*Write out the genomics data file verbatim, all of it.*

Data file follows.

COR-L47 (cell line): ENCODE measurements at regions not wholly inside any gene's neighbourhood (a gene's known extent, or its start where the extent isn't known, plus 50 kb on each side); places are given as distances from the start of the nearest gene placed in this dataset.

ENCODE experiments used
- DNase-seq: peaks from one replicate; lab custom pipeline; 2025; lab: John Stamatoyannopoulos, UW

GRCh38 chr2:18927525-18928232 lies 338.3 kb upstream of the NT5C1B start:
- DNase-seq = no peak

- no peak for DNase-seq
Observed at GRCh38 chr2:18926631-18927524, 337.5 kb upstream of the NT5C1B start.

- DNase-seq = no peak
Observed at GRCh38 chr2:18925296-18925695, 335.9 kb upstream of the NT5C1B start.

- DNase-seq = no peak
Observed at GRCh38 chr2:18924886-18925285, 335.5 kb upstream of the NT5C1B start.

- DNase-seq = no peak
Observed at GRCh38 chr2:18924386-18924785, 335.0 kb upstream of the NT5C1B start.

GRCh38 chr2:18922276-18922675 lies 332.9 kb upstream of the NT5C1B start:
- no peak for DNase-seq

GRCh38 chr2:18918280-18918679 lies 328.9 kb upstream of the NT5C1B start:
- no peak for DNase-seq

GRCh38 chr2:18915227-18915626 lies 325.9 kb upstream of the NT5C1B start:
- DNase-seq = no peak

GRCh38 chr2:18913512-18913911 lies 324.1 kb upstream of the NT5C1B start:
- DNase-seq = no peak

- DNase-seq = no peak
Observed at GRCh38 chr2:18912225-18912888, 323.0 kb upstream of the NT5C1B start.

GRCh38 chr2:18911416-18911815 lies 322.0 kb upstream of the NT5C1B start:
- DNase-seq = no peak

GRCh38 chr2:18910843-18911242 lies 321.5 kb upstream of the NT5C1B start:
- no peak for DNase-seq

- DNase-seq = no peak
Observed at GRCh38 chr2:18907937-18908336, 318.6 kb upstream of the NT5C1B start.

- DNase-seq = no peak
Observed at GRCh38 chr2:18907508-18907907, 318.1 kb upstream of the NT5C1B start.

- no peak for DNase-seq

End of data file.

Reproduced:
COR-L47 (cell line): ENCODE measurements at regions not wholly inside any gene's neighbourhood (a gene's known extent, or its start where the extent isn't known, plus 50 kb on each side); places are given as distances from the start of the nearest gene placed in this dataset.

ENCODE experiments used
- DNase-seq: peaks from one replicate; lab custom pipeline; 2025; lab: John Stamatoyannopoulos, UW

GRCh38 chr2:18927525-18928232 lies 338.3 kb upstream of the NT5C1B start:
- DNase-seq = no peak

- no peak for DNase-seq
Observed at GRCh38 chr2:18926631-18927524, 337.5 kb upstream of the NT5C1B start.

- DNase-seq = no peak
Observed at GRCh38 chr2:18925296-18925695, 335.9 kb upstream of the NT5C1B start.

- DNase-seq = no peak
Observed at GRCh38 chr2:18924886-18925285, 335.5 kb upstream of the NT5C1B start.

- DNase-seq = no peak
Observed at GRCh38 chr2:18924386-18924785, 335.0 kb upstream of the NT5C1B start.

GRCh38 chr2:18922276-18922675 lies 332.9 kb upstream of the NT5C1B start:
- no peak for DNase-seq

GRCh38 chr2:18918280-18918679 lies 328.9 kb upstream of the NT5C1B start:
- no peak for DNase-seq

GRCh38 chr2:18915227-18915626 lies 325.9 kb upstream of the NT5C1B start:
- DNase-seq = no peak

GRCh38 chr2:18913512-18913911 lies 324.1 kb upstream of the NT5C1B start:
- DNase-seq = no peak

- DNase-seq = no peak
Observed at GRCh38 chr2:18912225-18912888, 323.0 kb upstream of the NT5C1B start.

GRCh38 chr2:18911416-18911815 lies 322.0 kb upstream of the NT5C1B start:
- DNase-seq = no peak

GRCh38 chr2:18910843-18911242 lies 321.5 kb upstream of the NT5C1B start:
- no peak for DNase-seq

- DNase-seq = no peak
Observed at GRCh38 chr2:18907937-18908336, 318.6 kb upstream of the NT5C1B start.

- DNase-seq = no peak
Observed at GRCh38 chr2:18907508-18907907, 318.1 kb upstream of the NT5C1B start.

- no peak for DNase-seq